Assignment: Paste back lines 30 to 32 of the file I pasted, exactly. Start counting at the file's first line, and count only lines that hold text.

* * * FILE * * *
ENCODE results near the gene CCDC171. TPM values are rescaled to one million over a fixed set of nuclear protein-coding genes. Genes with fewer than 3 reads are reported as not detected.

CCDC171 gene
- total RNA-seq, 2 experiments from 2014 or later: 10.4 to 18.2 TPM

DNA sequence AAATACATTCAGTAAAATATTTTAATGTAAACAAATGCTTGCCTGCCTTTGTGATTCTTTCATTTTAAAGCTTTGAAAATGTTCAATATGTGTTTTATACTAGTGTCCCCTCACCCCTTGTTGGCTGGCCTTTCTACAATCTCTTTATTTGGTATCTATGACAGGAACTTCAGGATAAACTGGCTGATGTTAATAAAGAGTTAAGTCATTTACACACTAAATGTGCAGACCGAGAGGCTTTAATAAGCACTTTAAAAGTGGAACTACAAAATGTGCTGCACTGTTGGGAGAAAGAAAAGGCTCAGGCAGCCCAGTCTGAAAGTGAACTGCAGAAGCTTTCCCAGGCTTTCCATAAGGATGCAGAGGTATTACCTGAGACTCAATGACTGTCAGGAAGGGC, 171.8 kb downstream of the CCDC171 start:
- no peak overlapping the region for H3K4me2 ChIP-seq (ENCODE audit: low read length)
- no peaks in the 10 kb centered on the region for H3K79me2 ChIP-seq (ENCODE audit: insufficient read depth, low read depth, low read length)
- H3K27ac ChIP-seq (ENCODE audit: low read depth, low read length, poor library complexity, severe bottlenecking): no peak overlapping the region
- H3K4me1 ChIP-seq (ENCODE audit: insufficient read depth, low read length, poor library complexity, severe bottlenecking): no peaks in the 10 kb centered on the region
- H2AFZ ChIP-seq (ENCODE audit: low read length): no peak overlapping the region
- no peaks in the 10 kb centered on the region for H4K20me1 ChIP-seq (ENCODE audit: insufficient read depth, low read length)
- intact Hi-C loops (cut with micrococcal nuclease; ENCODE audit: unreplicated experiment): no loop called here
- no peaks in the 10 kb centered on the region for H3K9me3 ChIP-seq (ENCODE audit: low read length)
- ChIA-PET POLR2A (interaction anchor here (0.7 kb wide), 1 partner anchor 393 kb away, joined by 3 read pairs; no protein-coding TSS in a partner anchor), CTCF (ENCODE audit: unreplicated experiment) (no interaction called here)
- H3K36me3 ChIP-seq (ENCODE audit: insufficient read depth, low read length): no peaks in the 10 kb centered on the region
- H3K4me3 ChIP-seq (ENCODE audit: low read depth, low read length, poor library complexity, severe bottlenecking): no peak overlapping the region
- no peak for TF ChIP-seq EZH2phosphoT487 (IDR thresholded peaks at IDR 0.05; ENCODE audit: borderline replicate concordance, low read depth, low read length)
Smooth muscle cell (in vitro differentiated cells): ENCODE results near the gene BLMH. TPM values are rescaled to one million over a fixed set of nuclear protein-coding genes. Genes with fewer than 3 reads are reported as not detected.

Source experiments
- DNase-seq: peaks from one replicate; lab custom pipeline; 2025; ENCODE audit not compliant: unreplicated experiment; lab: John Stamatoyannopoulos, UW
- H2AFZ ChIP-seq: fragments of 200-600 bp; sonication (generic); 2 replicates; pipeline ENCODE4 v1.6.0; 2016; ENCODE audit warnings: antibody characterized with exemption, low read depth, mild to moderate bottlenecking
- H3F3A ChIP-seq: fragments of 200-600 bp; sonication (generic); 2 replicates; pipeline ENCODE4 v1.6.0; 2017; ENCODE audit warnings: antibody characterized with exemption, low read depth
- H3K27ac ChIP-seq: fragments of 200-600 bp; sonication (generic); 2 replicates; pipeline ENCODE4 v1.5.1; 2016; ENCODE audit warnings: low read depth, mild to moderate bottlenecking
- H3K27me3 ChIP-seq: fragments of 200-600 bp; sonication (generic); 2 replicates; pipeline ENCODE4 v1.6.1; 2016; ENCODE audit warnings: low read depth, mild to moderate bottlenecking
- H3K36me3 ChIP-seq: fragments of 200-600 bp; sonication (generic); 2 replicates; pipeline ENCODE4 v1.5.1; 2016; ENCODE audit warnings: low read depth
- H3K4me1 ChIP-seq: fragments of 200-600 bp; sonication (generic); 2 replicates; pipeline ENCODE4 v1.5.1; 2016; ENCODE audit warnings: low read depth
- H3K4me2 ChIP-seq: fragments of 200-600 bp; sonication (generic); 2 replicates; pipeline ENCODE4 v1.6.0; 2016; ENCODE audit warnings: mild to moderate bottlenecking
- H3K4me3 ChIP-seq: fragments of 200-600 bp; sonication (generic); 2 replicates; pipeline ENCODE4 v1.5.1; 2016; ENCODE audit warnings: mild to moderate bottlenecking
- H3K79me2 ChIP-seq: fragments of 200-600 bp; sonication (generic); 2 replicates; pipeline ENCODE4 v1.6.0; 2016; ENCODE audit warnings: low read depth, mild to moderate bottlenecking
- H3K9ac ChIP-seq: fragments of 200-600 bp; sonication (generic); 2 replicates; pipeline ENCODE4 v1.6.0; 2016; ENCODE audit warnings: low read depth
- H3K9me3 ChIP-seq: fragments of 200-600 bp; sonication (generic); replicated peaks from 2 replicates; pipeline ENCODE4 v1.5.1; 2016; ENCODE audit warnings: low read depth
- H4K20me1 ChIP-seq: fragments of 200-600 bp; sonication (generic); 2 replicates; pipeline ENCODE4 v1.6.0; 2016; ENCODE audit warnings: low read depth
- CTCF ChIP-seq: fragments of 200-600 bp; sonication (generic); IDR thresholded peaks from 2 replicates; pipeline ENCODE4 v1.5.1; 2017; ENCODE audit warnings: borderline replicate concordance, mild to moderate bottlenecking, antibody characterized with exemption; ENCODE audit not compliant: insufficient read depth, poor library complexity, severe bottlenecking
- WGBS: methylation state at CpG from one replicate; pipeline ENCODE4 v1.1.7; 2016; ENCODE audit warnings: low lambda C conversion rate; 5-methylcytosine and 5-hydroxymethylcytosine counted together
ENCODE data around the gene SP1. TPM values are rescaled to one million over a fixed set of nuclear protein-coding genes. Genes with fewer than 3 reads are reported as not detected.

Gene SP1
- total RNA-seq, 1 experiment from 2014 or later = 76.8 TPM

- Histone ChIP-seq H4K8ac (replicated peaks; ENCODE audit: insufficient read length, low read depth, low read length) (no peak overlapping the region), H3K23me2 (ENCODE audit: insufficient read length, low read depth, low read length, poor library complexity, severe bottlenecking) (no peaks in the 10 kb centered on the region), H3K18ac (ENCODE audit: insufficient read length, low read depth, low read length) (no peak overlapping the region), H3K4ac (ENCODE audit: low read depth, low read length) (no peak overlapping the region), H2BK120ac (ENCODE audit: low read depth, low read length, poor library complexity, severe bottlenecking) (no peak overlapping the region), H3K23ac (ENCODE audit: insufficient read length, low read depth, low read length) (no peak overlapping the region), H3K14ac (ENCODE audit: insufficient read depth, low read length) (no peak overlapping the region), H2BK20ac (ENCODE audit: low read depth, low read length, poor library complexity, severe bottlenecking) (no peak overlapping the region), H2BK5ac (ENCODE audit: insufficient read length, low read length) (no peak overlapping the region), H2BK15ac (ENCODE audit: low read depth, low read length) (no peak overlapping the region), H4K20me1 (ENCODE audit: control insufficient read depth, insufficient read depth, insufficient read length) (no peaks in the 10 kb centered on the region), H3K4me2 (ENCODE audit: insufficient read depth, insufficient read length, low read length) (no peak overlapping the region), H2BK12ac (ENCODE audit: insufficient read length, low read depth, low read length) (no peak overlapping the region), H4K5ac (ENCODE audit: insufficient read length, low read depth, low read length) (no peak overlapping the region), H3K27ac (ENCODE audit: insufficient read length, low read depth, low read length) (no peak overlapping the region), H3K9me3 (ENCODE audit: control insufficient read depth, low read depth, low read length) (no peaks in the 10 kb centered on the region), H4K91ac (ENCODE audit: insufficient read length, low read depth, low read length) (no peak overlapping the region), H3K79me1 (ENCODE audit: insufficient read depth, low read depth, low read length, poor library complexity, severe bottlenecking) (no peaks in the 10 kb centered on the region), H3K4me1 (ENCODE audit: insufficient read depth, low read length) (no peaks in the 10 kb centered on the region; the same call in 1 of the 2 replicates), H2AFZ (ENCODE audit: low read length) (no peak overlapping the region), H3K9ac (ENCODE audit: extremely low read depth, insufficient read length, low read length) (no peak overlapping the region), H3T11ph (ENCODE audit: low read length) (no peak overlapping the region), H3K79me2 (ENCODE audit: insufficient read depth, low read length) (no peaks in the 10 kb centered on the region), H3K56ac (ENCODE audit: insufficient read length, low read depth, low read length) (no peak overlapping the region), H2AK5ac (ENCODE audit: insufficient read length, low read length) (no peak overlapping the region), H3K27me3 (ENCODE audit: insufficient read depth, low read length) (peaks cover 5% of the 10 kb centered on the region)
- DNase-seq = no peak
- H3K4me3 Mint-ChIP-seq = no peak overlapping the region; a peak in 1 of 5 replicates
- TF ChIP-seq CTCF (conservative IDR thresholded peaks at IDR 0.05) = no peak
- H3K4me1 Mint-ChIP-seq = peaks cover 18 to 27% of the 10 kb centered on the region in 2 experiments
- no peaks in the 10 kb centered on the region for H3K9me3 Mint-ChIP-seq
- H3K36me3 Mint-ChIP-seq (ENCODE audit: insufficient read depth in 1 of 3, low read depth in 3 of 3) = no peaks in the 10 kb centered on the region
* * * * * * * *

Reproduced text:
- H3K9me3 ChIP-seq: fragments of 200-600 bp; sonication (generic); replicated peaks from 2 replicates; pipeline ENCODE4 v1.5.1; 2016; ENCODE audit warnings: low read depth
- H4K20me1 ChIP-seq: fragments of 200-600 bp; sonication (generic); 2 replicates; pipeline ENCODE4 v1.6.0; 2016; ENCODE audit warnings: low read depth
- CTCF ChIP-seq: fragments of 200-600 bp; sonication (generic); IDR thresholded peaks from 2 replicates; pipeline ENCODE4 v1.5.1; 2017; ENCODE audit warnings: borderline replicate concordance, mild to moderate bottlenecking, antibody characterized with exemption; ENCODE audit not compliant: insufficient read depth, poor library complexity, severe bottlenecking